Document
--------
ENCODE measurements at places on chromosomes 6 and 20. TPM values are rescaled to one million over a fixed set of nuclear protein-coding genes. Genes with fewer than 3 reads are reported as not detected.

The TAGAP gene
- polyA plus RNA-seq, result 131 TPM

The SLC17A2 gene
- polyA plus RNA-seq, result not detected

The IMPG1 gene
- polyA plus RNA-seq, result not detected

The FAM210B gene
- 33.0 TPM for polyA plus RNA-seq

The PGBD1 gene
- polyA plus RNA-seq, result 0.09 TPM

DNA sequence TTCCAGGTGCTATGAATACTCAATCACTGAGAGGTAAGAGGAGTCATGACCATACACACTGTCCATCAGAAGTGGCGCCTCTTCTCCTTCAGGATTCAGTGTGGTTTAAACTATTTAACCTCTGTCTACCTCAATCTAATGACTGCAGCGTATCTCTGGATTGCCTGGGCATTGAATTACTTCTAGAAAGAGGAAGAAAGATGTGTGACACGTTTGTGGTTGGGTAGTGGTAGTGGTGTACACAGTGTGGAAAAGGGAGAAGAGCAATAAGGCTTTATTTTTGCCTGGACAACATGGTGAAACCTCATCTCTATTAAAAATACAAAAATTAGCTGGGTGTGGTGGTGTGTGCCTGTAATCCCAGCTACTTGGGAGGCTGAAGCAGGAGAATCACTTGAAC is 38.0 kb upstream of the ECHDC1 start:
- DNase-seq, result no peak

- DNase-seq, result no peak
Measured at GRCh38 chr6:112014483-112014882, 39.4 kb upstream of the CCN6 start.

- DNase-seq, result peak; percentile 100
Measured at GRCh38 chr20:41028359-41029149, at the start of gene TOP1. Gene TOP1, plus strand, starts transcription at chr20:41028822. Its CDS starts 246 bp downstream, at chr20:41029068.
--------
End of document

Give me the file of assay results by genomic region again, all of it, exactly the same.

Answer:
ENCODE measurements at places on chromosomes 6 and 20. TPM values are rescaled to one million over a fixed set of nuclear protein-coding genes. Genes with fewer than 3 reads are reported as not detected.

The TAGAP gene
- polyA plus RNA-seq, result 131 TPM

The SLC17A2 gene
- polyA plus RNA-seq, result not detected

The IMPG1 gene
- polyA plus RNA-seq, result not detected

The FAM210B gene
- 33.0 TPM for polyA plus RNA-seq

The PGBD1 gene
- polyA plus RNA-seq, result 0.09 TPM

DNA sequence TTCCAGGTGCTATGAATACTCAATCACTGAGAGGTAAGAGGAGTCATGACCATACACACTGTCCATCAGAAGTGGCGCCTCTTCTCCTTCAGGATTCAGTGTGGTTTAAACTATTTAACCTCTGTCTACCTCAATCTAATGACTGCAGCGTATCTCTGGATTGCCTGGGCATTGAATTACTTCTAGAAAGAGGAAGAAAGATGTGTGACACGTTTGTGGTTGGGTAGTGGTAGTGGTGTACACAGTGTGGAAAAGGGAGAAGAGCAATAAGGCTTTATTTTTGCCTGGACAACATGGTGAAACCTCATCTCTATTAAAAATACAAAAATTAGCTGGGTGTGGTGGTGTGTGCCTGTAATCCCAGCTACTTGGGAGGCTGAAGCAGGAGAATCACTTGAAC is 38.0 kb upstream of the ECHDC1 start:
- DNase-seq, result no peak

- DNase-seq, result no peak
Measured at GRCh38 chr6:112014483-112014882, 39.4 kb upstream of the CCN6 start.

- DNase-seq, result peak; percentile 100
Measured at GRCh38 chr20:41028359-41029149, at the start of gene TOP1. Gene TOP1, plus strand, starts transcription at chr20:41028822. Its CDS starts 246 bp downstream, at chr20:41029068.